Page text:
In trying to translate this story to another friend over dinner, it looses something. It looses the fervor, the thrill of sharing a time with another. Singing our favorite song (at least 26 different times), dancing with our wine glasses, dressing in borrowed prom dresses so as to pay homage to the almighty new candelabra that lit my heart more than the room.

We were trapeze swingers- flying high as any savior.

bigger is not always better

Saturday, January 13, 2007

As assured- more on AmsterDAMN!

I knew that it would be a great experience but I did NOT expect it to cause me to want to be a mother.

When we landed, my luggage was lost and my luggage would protest via absence on more than one occasion. That's fine- the laid-back culture makes it manageable. The first thing I noticed was the language(S). Everything is printed in at least 3 languages. Reminded of the cluster fuck in Farmers Branch (some b.s. about making engl-ish the official language...) and I became frustrated with this sense of entitlement over the stupid things that we Americans seem to have. I found it very easy to pick up bits of the language given that it was everywhere and difficult to understand why we get so irritated at having something (anything!) in even 2 languages. I really want to learn another language now.

After a few days of wandering around such a beautiful aged city- noticing the history was easy, noticing the locals on bikes was elusive. After getting hit by a man on bike- I promptly paid better attention (for at least 15 minutes). Cars give way to peds, peds give way to bikes. Bikes are everywhere! It was unreal- I don't think people bother buying one, they just ride whatever is out there.... The cutest thing was seeing any kid over the age of 5 on their own little bicycletta.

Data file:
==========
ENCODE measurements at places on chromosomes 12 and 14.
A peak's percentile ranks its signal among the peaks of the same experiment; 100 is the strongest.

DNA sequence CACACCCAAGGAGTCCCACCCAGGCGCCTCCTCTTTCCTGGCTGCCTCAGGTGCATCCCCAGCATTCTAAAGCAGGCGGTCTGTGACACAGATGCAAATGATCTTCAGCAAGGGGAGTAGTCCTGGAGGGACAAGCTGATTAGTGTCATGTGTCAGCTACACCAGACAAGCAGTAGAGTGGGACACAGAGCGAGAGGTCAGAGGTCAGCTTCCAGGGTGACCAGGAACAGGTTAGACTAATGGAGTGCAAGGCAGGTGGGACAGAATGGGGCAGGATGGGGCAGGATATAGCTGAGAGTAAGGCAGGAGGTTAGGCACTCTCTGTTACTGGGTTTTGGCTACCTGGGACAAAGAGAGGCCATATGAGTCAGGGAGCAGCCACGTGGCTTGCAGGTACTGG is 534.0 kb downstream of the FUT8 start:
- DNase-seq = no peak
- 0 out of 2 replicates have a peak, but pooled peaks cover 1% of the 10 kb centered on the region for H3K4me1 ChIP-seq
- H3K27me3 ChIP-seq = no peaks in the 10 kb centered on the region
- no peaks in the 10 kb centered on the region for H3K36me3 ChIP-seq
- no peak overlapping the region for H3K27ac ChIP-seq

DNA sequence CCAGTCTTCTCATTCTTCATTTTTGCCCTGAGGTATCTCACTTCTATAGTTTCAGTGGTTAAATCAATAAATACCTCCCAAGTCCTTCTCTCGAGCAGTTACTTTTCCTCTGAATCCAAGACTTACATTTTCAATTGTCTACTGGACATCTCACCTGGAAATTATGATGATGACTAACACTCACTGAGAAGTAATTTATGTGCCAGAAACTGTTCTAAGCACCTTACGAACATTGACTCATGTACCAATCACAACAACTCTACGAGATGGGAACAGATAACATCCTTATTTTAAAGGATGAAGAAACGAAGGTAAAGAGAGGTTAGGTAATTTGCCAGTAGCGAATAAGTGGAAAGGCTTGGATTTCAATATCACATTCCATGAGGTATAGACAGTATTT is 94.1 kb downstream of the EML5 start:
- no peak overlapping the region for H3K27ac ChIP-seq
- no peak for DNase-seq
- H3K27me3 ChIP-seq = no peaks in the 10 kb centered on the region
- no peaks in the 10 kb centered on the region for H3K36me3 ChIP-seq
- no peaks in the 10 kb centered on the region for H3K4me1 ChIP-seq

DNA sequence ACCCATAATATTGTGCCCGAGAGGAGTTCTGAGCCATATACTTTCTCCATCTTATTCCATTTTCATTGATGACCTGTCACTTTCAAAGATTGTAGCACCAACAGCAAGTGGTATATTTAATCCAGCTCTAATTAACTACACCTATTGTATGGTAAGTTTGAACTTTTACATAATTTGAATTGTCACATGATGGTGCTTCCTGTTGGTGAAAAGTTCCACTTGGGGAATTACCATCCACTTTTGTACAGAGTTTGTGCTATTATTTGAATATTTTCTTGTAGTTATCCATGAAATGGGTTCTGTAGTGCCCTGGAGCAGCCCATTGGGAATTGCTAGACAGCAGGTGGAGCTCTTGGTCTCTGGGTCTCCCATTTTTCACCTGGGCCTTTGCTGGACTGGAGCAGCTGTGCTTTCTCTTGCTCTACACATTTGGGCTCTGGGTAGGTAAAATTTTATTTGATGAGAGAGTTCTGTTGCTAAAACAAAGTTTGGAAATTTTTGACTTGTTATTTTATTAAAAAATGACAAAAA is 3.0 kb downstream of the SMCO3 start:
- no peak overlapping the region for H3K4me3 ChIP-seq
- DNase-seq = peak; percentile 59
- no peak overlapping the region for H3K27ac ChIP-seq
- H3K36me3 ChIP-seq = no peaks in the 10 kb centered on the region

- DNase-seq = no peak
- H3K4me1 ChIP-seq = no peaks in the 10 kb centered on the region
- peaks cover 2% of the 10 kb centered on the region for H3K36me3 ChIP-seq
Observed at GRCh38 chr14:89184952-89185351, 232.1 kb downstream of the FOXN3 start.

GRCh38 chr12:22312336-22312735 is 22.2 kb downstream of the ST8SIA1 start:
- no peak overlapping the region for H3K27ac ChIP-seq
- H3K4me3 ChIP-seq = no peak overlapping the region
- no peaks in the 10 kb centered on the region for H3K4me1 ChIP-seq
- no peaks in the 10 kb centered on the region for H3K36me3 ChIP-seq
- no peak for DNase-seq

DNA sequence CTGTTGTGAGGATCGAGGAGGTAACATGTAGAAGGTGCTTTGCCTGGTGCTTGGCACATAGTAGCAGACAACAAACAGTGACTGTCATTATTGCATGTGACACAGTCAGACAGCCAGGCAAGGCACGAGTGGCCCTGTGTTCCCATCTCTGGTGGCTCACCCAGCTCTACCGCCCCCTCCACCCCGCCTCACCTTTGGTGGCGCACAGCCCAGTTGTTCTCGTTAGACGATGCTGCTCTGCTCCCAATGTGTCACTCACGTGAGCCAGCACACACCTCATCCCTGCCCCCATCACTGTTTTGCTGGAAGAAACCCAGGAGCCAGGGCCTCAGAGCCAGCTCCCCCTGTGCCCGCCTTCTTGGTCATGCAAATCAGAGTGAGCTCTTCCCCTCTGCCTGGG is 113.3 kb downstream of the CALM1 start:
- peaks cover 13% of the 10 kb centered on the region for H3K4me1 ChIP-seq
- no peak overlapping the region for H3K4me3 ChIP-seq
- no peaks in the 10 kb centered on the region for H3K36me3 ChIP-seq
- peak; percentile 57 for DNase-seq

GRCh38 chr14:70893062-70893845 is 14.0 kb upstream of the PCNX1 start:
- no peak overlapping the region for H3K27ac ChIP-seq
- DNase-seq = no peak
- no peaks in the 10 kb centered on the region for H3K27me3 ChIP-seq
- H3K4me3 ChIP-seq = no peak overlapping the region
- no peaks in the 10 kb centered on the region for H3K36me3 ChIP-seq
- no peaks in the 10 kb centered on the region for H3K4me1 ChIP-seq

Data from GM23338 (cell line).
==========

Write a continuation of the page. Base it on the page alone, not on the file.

The museums were great- the tight quarters were bearable with friendly people. The children were everywhere. Europe, as I understand it, is far more child friendly than we. It was very interesting to see so many children, strapped to a body or on a bike. In museums, which in my mind are typically uppity white-folks places, kids are present. Coloring on the floor or softly asking questions. Seen and subtly heard. It was very inspiring and empowering but I don't feel like it translates to American. At least not for me, at least not now. I'll still give the reason- I have yet to meet a man- man enough- to make me want to bear babies. Pleasently true.

I'll have a ton more pictures posted to flickr but I thought these were some of the most telling of the trip. I wish so much that I could have bottled up the sense of calm and brought it back with me. There are so many great things- communal seating in restaurants, multiple languages, time-honored culture, coffee-shops, pleasant people, history. . . I guess the t-shirty will suffice.

I herd cats

Thursday, January 11, 2007

It is the typical 'Dallas' question and it seems that no matter how long I have done what I do, I always want to dodge the question.

So, what do you do?